I had to go away for a week due to work, but I decided to make good use of my evenings in the hotel. I took my wing rib blanks and final sanded them as I watched TV. Got some laughs and strange looks from my co-workers when I told them I was building an airplane in my hotel room!
When I cut out the rib blanks the bandsaw kinda chewed up the inside corners of the ribs:
So when I got home and back to the shop I came up with a jig for cleaning these up. I drilled a slightly larger hole in a scrap piece of wood and set the sanding drum up on the drill press to fit inside. This gave me a working surface almost like an inverted router:
The sanding drum cleaned up the corners really nice and I finished them off by hand sanding.
On preparation for finish bending of the tail group pieces, I had to drill the tooling holes in the forms. Best clamp them together evenly and drill each on the press:
When I tool out the tail group blanks, I noticed that I still needed to add the second tooling holes to many of them:
To save time and ensure accuracy, I decide to drill the stack of blanks together, using the available tooling hole as a reference point. A bolt and wing nut held the stack together and a form block and clamp were used to place the tooling hole accurately:
With the tooling holes established, the second bolt is added as well as the back half of the forming block. Here is an elevator rear rib bolted up and ready for bending:
The whole sandwich is mounted in the vice:
A soft faced (plastic) dead-blow hammer is used to round the aluminum over the edge of the forming block until flat:
Remove the form block and voila! My first formed part for my airplane! YAY!
Four of these ribs are required, so repeat the process 3 more times. Two left and two right complete:
I'm real happy how these turned out. They are pretty simple compared to some of the other parts in the tail group, but they are nice and straight, so my efforts to make the form blocks accurate paid off.
The next thing I wanted to do was get more of the thicker parts traced and cut out. Ron figured a 2 x 2 sheet of 0.125 aluminum would suffice for the parts I needed.
The sheet comes from the supplier covered in a thin plastic covering on both sides which is a pain to remove:
This particular piece of aluminum had been sitting around the shop for a while and fell victim to a few scratches and dings. Once I cleaned off the rest of the plastic and adhesive residue I circled any areas of concern and got to work tracing out the parts, nesting them as best as I could, starting with the flapperon arms:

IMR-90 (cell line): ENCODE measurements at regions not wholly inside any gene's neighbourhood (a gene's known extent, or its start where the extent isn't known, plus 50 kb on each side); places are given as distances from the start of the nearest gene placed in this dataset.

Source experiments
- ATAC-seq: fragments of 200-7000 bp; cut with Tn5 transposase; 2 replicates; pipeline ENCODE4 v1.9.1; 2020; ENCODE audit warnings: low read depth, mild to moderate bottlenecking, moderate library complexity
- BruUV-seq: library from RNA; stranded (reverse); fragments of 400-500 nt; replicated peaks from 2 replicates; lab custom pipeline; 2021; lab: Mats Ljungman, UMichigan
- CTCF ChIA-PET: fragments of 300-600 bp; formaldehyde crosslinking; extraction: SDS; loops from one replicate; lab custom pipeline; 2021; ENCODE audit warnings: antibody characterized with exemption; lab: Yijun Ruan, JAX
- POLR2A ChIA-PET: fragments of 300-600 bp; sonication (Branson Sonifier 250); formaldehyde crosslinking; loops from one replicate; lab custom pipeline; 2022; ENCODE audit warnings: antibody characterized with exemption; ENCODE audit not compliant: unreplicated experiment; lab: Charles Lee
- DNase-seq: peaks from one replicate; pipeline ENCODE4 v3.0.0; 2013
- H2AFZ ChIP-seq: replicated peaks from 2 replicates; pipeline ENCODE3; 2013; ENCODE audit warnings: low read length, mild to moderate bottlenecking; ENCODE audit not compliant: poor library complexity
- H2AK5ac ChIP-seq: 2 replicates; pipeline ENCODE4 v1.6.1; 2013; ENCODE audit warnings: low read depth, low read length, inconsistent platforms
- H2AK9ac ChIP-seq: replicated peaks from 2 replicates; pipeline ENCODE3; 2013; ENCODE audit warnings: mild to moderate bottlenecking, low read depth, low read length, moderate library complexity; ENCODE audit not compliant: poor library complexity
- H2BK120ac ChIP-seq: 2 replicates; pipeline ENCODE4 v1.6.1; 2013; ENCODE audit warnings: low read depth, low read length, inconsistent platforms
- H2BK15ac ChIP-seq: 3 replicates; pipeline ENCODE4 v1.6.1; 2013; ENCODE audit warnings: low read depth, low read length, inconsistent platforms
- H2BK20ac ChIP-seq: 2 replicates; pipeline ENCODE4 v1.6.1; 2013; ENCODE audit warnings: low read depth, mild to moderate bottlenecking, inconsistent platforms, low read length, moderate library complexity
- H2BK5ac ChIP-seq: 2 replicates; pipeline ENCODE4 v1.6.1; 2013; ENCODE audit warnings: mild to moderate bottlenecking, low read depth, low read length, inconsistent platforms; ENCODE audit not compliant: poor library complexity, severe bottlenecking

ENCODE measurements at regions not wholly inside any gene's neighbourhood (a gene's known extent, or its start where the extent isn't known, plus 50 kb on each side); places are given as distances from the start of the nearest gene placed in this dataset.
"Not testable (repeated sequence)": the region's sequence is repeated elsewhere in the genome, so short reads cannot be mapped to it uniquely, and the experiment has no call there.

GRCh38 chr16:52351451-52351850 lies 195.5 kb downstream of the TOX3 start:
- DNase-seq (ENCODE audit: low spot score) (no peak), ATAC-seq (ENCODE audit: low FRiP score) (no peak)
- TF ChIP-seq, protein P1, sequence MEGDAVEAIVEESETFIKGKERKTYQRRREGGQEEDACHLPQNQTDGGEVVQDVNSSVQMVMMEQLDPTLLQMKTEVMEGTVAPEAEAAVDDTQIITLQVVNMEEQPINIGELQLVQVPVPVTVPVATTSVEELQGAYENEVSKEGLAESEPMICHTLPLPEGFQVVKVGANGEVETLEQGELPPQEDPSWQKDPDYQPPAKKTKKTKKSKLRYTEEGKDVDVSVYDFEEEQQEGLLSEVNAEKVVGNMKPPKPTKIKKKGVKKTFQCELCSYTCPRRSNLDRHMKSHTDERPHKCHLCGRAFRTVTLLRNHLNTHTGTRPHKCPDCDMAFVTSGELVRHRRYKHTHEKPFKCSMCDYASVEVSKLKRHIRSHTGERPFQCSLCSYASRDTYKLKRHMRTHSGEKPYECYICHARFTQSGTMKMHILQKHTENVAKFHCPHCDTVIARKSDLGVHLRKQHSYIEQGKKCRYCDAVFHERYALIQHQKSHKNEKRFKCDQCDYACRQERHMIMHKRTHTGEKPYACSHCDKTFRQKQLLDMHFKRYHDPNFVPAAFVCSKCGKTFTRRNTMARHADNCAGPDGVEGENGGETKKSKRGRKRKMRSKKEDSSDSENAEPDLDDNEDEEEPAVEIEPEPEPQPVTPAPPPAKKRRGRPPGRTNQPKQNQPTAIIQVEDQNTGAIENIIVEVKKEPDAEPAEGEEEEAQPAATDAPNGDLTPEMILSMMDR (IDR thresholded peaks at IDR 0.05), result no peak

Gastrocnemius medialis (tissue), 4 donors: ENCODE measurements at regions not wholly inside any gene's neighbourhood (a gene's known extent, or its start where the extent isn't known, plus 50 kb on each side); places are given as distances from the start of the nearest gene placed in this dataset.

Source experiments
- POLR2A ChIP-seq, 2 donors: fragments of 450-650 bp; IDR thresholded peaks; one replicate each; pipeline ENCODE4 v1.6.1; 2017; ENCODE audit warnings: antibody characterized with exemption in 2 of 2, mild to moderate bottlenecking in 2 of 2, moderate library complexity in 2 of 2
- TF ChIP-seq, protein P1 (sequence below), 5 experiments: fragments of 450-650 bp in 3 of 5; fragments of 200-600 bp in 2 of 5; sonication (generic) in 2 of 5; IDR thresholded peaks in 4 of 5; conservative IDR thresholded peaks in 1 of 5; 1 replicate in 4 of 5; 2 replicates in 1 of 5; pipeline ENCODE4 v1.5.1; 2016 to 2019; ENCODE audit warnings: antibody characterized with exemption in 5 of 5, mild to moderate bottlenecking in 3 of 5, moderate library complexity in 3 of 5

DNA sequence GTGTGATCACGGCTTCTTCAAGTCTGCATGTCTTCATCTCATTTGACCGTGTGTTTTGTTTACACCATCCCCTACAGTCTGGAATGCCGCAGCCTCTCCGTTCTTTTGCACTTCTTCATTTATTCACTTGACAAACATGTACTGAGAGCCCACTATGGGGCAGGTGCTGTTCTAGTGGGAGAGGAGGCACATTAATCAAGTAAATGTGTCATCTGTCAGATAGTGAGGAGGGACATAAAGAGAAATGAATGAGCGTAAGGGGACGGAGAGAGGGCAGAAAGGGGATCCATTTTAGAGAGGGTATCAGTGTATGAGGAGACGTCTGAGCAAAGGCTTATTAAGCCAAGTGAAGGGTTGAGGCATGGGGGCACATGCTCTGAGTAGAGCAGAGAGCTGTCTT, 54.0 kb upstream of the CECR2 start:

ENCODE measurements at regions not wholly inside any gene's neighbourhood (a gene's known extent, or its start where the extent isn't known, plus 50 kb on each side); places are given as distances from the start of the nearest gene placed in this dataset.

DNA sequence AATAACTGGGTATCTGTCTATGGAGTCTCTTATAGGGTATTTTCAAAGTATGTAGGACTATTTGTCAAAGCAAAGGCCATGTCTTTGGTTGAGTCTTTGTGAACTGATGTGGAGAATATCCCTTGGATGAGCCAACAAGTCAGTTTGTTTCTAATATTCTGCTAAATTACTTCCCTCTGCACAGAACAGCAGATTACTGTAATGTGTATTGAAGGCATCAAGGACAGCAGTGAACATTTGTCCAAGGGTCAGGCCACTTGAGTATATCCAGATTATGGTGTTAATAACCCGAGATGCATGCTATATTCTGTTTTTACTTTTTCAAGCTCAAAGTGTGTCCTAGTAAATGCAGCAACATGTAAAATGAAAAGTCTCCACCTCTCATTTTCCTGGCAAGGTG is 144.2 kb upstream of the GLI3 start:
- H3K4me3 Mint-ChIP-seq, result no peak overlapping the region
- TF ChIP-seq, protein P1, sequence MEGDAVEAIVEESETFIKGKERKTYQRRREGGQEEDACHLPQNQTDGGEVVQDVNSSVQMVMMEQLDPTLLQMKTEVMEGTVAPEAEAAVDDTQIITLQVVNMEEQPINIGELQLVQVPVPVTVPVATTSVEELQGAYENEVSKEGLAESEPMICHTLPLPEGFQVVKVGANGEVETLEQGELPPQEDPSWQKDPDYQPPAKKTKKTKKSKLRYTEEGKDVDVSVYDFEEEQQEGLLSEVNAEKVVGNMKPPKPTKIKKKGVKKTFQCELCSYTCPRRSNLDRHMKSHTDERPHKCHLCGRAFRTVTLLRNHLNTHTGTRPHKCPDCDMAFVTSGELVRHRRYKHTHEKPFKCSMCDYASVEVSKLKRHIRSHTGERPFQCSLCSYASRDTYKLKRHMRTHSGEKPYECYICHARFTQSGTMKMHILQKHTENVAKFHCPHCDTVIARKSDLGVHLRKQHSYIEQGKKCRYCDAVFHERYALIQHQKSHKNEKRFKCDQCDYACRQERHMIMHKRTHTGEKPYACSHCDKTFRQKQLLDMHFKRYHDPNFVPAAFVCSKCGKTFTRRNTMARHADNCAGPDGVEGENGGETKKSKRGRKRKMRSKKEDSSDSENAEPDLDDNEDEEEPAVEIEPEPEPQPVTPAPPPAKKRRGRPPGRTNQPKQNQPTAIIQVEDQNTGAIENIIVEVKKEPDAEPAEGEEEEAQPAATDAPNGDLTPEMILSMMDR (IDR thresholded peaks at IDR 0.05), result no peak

Eventually I managed to fit 25 pieces on the sheet. It's tough to know the absolute best layout to minimize waste, but I'm only missing a couple of pieces which can be done later:
That's it for this update. Next up, more 701 wing extension work, bending more tail group parts and rough cutting the 0.125 parts.
Spent some time in the shop on a rainy day.
Managed to make the rear elevator trim channel. It's critical to ensure this is made straight and to the correct dimensions as the covering skin leaves little room for error. A millimetre too big or too small translates to many problems, so I want to make sure I get this right, and it will be good practice for bigger parts later on in the build.
Unfortunately I've learned the plans sometimes leave out the "developed length" dimensions on some of the parts. In other words, what the dimension is prior to bending (which changes the length or width of a part as it bends). Not a huge deal if you are buying a kit as these parts come pre-formed for you, but for a scratch builder like me it's a critical piece of info. The math to figure out this isn't overly difficult, but making it repeatable using different material thicknesses and bend radii could be tricky.
Looking at the Zenair builders website, I found a great spreadsheet put together by another builder that does the math for you. It asks the basics (thickness, flange and web lengths and bend radius required). Input these or at least the ones known and the spreadsheet returns the "flat" or "developed length" dimensions. It's these that you use for cutting the raw aluminum. Here is a look at how a bend is calculated:
The spreadsheet makes it easy to apply the math, in this case for a piece of stock being bent into a channel:
So in the example above, entering 18mm for both flanges, with a channel web length of 80mm, requiring 90 degree bends with 1/8 inch (0.125) radius bends in the material 0.016 inches thick results in a developed length (dl) of 112.01mm. Just adding 18+18+80 mm together doesn't account for the bend radii or the thickness. The other result is handy too. Measuring 16.41mm in from the edge of the flat material provides you the sight line for the bending brake. I'm obviously only going to get as close as a half millimetre to these dimensions, but that's well within acceptable limits. Perfect, right?
One thing I learned early on in the process of making parts for the 701 wing repair is to use the never ending supply of scrap corners to try the theory before actually bending the full size parts (cheaper to experiment on scrap!)
So, I measured out the required dimensions on scrap, used the markings to align the piece in the bender and voila! Perfect example of what the full size piece should look like - this channel has two flanges, on at 90 degrees and one at 105 degrees.